Lonely layoffs in the work-from-anywhere world
The recent wave of layoffs in the tech industry and beyond is exposing a harsh reality of the remote and hybrid working world.
- Virtual layoffs add a layer of loneliness and stress distinct from in-person job cuts.
Driving the news: Some 58,000 tech workers have already been laid off this month, per Crunchbase News. And around 140,000 were let go in 2022.
- Thousands of those workers are getting laid off in their home offices or living rooms — immediately losing access to email, Slack and their community of colleagues, The New York Times' Emma Goldberg writes.
The experience is especially jarring for younger workers, many of whom joined their jobs remotely.
- Madeline Whitney, a 2022 college graduate, was working from home when she was laid off from Yext, a midsize tech company, this week. She joined a morning call that popped up on her calendar, and after a five-minute conversation, her job was gone. Within 15 minutes, her email was cut off.
- "The hardest thing was that we didn't get to say goodbye," she says.
- Her colleague Anna Karl, another new graduate, was laid off the same day. "When you're dealing with the hybrid environment, you don't have people there for you to talk about it or ask for recommendations for new jobs," she says. "There are so many people I loved working with that I'll probably never see again."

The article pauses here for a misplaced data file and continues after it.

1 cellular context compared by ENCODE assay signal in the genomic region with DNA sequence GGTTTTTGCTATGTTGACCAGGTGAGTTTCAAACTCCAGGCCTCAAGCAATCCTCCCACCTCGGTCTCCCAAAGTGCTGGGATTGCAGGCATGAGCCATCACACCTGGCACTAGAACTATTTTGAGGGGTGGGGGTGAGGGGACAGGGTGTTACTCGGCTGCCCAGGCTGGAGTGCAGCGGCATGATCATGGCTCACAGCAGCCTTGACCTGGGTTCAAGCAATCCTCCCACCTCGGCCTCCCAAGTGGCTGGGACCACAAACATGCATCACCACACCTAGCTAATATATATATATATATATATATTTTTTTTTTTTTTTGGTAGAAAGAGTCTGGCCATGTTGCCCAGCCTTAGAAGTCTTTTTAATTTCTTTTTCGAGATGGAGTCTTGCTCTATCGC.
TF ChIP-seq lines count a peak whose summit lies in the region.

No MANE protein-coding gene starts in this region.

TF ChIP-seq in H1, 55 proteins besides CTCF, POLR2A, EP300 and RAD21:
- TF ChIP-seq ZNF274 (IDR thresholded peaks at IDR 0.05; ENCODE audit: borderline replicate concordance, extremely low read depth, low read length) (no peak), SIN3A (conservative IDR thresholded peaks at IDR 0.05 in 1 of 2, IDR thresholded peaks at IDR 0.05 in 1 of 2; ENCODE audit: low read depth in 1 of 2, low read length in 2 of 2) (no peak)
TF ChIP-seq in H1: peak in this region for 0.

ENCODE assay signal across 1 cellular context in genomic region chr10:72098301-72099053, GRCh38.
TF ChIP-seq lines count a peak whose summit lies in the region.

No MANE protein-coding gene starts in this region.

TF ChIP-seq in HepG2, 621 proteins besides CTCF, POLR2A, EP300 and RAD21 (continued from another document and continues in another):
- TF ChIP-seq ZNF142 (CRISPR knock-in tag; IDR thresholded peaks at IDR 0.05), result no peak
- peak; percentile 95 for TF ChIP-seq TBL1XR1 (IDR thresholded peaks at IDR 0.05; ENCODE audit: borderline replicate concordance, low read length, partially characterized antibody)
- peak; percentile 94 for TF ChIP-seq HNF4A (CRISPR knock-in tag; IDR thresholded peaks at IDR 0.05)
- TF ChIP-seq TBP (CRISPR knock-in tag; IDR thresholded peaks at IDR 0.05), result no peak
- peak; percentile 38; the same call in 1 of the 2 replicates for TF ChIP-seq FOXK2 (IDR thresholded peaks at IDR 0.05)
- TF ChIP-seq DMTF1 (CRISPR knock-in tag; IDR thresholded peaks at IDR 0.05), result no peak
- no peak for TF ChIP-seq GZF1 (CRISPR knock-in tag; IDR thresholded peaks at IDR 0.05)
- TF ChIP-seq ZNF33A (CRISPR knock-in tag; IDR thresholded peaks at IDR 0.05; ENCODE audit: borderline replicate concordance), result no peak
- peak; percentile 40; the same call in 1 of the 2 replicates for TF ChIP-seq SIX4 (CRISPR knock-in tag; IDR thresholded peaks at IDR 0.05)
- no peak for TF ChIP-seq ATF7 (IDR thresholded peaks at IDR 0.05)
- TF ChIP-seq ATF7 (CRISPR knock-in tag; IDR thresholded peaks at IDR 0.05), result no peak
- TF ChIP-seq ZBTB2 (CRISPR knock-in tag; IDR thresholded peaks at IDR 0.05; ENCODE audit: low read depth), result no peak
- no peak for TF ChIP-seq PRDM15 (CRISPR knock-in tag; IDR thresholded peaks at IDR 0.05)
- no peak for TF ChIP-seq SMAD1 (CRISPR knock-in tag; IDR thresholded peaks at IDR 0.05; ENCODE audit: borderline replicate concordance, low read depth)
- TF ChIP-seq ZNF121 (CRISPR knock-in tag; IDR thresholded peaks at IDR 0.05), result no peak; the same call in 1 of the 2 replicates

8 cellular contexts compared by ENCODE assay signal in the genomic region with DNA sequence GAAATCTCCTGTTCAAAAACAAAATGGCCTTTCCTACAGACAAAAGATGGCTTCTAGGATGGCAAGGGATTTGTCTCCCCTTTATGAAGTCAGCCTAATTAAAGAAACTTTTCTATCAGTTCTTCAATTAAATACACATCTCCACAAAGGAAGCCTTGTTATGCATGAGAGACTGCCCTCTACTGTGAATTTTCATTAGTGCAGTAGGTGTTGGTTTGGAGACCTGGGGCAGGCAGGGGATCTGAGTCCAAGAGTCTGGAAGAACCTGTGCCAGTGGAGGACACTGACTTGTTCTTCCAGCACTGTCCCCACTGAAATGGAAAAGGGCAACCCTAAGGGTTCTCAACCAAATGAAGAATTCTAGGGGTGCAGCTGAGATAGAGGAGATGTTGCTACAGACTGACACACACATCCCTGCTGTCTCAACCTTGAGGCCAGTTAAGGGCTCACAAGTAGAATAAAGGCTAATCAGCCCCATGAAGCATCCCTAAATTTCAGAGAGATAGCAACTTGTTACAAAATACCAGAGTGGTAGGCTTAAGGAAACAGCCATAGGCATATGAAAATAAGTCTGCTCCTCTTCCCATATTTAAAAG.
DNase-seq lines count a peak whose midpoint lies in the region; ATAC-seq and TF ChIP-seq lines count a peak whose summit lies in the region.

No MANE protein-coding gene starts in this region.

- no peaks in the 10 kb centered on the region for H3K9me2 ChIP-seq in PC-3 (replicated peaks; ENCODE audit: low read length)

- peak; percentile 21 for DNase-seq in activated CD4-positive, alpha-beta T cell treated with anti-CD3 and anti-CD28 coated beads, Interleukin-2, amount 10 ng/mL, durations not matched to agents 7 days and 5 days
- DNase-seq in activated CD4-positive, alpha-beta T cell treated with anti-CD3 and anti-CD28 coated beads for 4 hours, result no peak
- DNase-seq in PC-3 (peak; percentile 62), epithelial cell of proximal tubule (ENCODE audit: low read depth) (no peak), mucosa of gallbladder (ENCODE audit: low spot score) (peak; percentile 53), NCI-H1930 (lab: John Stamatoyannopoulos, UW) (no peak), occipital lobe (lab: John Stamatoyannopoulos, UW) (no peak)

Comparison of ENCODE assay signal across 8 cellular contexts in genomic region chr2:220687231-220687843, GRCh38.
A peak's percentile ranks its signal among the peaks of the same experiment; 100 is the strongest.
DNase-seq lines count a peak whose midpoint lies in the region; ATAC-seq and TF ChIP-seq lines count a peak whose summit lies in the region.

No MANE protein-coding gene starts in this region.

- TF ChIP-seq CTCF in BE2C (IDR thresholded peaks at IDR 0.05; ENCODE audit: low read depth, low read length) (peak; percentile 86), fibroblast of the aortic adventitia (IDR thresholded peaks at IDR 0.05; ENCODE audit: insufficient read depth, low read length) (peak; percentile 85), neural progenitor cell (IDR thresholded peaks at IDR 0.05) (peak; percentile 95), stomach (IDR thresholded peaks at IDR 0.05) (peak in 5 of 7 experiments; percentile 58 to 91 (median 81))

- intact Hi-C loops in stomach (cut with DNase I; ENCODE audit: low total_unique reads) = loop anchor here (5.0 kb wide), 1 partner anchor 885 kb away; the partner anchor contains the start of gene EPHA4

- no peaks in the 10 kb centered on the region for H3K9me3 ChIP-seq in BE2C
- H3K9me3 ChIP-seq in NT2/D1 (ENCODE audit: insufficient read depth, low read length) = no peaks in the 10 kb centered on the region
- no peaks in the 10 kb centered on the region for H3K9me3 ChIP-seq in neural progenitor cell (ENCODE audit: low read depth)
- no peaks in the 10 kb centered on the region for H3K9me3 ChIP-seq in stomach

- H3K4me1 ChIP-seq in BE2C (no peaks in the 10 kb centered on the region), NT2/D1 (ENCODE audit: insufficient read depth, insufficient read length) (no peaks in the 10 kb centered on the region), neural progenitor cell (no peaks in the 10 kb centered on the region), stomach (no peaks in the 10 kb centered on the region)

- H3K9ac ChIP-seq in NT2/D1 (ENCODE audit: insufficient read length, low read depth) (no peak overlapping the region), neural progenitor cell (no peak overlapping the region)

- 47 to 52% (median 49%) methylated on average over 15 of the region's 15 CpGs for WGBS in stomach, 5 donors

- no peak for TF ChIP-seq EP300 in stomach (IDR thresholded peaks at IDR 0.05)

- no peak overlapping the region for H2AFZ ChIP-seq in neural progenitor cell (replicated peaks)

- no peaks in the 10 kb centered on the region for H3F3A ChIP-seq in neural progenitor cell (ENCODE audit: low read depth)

The big picture: Another anxiety for laid-off remote workers is finding their next job.
- 41% of office workers are confident in their ability to find a new job in a month if they’re let go, compared with 24% of remote workers, per a recent CNBC/Momentive Workforce Survey.
- And remote workers who are let go may not be able to keep that flexibility and continue working from home. Per LinkedIn data, demand for remote jobs is outpacing supply, with two applications for every remote position.
What to watch: As remote firings become a part of our new reality, managers will have to figure out how to handle these conversations.
- “No fire announcements should be made by e-mail or messenger, and certainly not during group calls,” Pavel Podkorytov, founder of San Francisco-based HR platform TalentService, told Axios' Javier David.
The bottom line: Layoffs spotlight one of the toughest parts of remote work — how isolating it can be, David notes. Some conversations are just better in person.